My mother, Anna Hilmar (Anička Hilmarová, born Anna Müllerová) arrived on this earth on May 5, 1944. It was Friday, under the sign of Taurus. In 1944, the world was plunged into the chaos of World War II and yet this beautiful ray of sunshine came into the world.
When Anna was born, her father, Vaclav Müller (born Vašíček), was 35, and her mother, Jiřina Katerina Müllerová (born Šimková), was 33.
Anna had one brother Vaclav or Vašek (1948–1979) and three sisters, Věruška (1928–1934, she passed away before Anna was born), Jiřina (1937–2015) and Marta (1931–).
Isn’t my mother adorable?
Here is a vintage clip of my mother, Anna when she was 13. It is from 1957. It was very rare to have these kinds of videos at that time – and the only reason this clip exists is because it is at the actor František Hanus‘ country cottage at Červená Šumava.
The video is of his wife Marie, and their sons Fanda, Petr, and my mother. (Petr was also an actor, like his father).
My mom is the tall one with the bright smile and the hair that is in the side roll/buns (Like Princess Leia from Star Wars). My mother is 13 years old in this video.
(The landscape around the Red Kašperské Mountains are not the most peaceful parts of the Bohemian Forest. The discreet charm and beauty of the tourists only gradually emerging. The settlement lay down on the red mountain hill at an altitude of 798 meters. Situated on a small tributary Losenice, 3 km southeast of Kašperské Mountains. The village is located in the Protected Landscape Area and its northern border as it concerns the National Park. You can read more at our post, The Ancient Bohemian Forest Known as Šumava.)
How blessed we are to have this footage!
My mother was a beautiful young woman.
(Of course, she’s still beautiful today!)
I wish her mother had lived long enough for me to know her.
I loved her style, and when I was younger, everyone said I looked like a young her.
She married my father, Milan Hilmar, on June 23, 1962, in Prague, Czech Republic.
Isn’t she a beautiful bride?
And a beautiful woman!
She has never really been overly ornate, using her beautiful eyes and her friendly smile to charm everyone, she never needed much more.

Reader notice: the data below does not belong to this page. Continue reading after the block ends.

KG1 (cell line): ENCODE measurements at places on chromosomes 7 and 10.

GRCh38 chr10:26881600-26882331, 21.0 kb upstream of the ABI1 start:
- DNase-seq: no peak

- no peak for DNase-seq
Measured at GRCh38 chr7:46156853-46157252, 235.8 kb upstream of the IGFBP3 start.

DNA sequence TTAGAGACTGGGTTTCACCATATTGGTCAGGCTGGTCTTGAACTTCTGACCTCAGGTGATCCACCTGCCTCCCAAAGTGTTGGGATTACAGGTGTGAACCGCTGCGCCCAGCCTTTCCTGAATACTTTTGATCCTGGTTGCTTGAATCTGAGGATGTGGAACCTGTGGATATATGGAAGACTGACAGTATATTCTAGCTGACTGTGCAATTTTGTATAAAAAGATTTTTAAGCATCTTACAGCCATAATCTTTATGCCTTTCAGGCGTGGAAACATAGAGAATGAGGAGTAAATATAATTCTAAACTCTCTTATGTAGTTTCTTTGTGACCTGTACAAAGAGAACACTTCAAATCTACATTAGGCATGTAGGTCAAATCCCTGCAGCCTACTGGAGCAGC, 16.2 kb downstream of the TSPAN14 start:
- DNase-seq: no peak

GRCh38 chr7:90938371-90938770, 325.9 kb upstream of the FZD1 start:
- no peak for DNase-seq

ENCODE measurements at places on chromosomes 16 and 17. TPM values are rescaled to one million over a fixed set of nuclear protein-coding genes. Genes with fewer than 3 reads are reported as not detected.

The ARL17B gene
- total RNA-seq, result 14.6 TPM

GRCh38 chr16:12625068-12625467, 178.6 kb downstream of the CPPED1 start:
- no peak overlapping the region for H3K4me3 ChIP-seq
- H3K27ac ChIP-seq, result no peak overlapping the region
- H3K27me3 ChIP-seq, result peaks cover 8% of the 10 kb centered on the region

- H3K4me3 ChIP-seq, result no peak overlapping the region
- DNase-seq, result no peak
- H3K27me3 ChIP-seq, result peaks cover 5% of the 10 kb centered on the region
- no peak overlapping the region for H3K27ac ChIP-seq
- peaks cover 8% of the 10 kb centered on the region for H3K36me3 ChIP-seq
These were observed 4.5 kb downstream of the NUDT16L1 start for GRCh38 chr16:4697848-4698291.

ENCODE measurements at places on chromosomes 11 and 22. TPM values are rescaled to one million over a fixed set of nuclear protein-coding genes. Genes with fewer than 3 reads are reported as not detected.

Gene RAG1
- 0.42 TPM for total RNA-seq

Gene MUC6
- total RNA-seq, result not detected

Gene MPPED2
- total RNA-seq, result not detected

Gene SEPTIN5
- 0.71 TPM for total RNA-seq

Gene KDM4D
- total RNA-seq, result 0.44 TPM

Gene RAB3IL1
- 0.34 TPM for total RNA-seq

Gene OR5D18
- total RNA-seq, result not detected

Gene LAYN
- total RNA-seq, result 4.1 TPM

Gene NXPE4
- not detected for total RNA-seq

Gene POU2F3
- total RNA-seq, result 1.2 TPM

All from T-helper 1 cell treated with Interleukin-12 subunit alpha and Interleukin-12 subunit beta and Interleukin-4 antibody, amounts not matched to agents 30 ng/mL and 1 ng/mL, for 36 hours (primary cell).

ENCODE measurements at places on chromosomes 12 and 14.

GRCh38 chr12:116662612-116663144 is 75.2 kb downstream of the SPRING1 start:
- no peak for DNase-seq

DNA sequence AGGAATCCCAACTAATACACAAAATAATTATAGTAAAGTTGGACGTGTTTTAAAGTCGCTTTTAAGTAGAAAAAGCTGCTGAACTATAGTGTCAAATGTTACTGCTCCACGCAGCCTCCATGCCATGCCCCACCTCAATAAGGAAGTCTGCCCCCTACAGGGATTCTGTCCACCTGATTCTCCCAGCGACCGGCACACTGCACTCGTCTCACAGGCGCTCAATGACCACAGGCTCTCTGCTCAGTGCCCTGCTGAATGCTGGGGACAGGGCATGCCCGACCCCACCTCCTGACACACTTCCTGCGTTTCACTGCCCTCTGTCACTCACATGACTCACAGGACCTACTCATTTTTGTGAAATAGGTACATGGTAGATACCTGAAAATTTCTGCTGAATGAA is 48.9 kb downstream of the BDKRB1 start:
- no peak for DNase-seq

She taught me that beauty comes from within, and shines through your eyes and your smile and I’m blessed because I do have her eyes and her smile!
Her mother (my maternal grandmother) died before I was born, and so my father’s mother and her sisters became the women in her life. Here she is with her aunt Lexa.
I love those two photos, and it reminds me of how hard she worked, and yet never complained.
Here she is with a friend, I like the woman in the background looking on as she enjoys her ice cream cone. I wonder how they spent this day and if my mother knew what adventures would await her.
Soon after my parents married, I came along!
Cute little me!
Pretty soon, she was whisked away on an adventure of a lifetime (and me too!)
She and my father added my name to her passport and created some story that I could not be separated from her for medical reasons. Somehow, they got a few hour pass (visa) to cross the border for a funeral with my father’s crafty forged doctors note.
And they never looked back.
Emigrating to the United States on Christmas Eve of 1968, we were sponsored by Mr. Emil Wagner, from the famous Mount Airy Lodge in the Pocono Mountains and our American adventure began. (You can read more about that here.)
Moving to America was a huge change and a complete culture shock. She will often share the story of how they got off the airplane in New York and walking along the sidewalk, she recalled seeing a long stretch limousine out of which a very elegant woman climbed wearing a full length fur coat. As she exited the limo, she had to step over a homeless man who was laying on the curb. This stark contrast is something that she’s been aware of her entire life.
Driving through the city and seeing the towering skyscrapers, she looked at my father and said, “I want to go home….”
But soon enough there would be many firsts…
Our first car…
Our first home away from Mount Airy (with Opa in Woodbridge)…
Our first Christmas in America…
Our first road trip and vacation…
Our first time in Florida…
We would travel all over Massachusetts, Maine, Rhode Island, New Hampshire, Pennsylvania, New York and New Jersey. Numerous farms, ranches, and historical places where the Indians once roamed. (I know they are called Native Americans now, but Czechs always called them Indians, especially in 1969!)